always bad, linguistic pride lead to a lot of good effort for the projects.
Wikitionary and wikisource benefited a lot when I saw a few years ago. In
those cases, highly educated, socially mobile individuals used our projects
as a platform for protecting and promoting their languages. But the
communities were small, between 10-30 active users. Their efforts were
short-lived, compounding an encyclopedia is giant task that isn't complete
in the largest language yet, no matter how much effort such a small group
would put it, it would never get enough attention to be usable. This is
where wikisource and wiktionary excel at. Any effort directed towards that
direction usually yielded enormously beneficial results, even years later.
The books uploaded, translated or words added were highly relevant.

Then there is the issue of writing scripts. With so much linguistic
homogeneity in India, it has a large degree of heterogeneity in writing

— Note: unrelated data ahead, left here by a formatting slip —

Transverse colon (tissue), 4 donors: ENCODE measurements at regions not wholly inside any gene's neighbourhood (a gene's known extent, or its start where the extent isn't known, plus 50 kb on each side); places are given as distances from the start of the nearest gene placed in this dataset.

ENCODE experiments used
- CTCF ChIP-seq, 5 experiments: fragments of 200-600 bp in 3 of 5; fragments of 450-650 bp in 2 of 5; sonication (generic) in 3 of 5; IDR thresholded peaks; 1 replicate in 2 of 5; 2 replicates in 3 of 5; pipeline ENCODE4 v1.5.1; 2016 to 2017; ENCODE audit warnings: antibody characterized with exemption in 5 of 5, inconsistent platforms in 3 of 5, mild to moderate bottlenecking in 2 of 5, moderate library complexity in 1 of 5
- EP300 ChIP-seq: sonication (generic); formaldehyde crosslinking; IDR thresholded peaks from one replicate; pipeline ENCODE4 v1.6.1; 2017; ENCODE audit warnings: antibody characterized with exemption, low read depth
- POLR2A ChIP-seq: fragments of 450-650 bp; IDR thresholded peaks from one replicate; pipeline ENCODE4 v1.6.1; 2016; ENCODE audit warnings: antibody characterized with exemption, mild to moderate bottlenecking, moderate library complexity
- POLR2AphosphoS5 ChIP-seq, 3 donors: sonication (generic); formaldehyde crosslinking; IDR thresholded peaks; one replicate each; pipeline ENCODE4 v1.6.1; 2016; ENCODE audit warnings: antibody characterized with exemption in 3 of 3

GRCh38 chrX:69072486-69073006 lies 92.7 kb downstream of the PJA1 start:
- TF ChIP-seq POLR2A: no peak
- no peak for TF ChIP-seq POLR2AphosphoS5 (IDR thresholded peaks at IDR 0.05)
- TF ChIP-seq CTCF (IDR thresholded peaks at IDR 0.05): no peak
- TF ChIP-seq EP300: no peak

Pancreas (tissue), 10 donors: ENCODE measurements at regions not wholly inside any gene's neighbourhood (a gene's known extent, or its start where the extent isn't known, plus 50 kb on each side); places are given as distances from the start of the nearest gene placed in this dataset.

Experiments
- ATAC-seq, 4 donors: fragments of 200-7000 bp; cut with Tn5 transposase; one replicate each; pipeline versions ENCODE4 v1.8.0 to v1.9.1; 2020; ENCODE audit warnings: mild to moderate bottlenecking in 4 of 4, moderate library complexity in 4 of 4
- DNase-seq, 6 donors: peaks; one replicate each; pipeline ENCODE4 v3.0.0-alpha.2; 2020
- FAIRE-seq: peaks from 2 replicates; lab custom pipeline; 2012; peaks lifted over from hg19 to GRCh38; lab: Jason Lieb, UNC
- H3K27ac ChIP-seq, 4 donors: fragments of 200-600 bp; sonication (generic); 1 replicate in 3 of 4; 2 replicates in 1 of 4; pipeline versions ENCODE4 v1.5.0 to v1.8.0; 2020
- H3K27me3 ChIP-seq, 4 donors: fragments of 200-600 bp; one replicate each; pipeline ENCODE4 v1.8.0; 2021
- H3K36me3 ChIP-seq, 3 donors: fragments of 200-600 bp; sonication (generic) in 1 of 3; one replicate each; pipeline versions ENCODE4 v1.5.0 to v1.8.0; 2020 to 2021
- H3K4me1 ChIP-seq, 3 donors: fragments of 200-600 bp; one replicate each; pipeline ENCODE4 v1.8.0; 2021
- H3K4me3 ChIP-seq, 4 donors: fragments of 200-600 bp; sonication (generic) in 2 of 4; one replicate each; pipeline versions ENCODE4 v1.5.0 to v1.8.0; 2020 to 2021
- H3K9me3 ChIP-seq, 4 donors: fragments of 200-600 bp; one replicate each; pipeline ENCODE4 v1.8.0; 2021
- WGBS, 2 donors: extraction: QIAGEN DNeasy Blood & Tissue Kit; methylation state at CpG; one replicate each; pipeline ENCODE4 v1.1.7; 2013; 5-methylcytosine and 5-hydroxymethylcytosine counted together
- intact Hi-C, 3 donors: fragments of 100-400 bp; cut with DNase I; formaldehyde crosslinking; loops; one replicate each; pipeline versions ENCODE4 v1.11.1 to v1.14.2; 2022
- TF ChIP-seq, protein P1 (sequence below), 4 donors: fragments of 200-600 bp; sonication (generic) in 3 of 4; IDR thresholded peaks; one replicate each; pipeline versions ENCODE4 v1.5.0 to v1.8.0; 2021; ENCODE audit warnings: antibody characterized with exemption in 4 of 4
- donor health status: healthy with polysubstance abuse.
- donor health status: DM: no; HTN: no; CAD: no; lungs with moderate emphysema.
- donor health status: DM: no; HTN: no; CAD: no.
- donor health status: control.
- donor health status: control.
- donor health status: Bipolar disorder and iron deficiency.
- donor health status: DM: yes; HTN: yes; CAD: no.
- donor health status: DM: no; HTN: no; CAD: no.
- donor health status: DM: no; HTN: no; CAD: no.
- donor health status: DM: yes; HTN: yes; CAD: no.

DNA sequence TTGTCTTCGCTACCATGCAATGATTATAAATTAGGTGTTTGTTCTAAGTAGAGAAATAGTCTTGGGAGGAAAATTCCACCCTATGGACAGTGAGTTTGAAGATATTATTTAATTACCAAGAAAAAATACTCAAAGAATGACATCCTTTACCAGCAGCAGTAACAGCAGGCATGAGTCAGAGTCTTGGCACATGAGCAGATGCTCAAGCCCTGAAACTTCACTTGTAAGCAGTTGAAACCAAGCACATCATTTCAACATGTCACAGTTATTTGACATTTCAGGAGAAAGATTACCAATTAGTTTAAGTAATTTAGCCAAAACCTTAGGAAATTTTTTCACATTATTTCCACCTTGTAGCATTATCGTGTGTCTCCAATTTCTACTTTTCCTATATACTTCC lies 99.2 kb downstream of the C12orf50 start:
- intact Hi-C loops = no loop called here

scripts. For example. Khariboli dialect[2], on which hindi and urdu are
based on, are phonetically identical, yet written in two very different
scripts. One utilising persian/arabic alphabets and the other using
sanskrit. The problem of entering these scripts using keyboards is a
draconian task for many (me included). The latin alphabets and english
system is entirely alien to how these alphabetic systems work, though
support has grown by leaps and bounds in the last decade thanks to Google,
Microsoft and other standardisation/localisation bodies - it is still no
easy task. There is just too much ease in using english alphabets, given
familiarity with english, it creates linguistic-mobility between these two
systems. The indian youth for example, came up with things like
"hinglish"[4] utilising the same words phonetically, just written in latin
script using english keyboards. It's popularity was short-lived.

The system overall works, hindi speaker base isn't threatened or
contracting, it's actually growing very fast. It was/is the fourth largest
in the world after english[3] like it has been for a long time. Both living
separately and not encroaching on each other's base.

The dominance here is actually not of phonetic languages but the alphabets.
I would point to the first picture on the article here[5] for reference.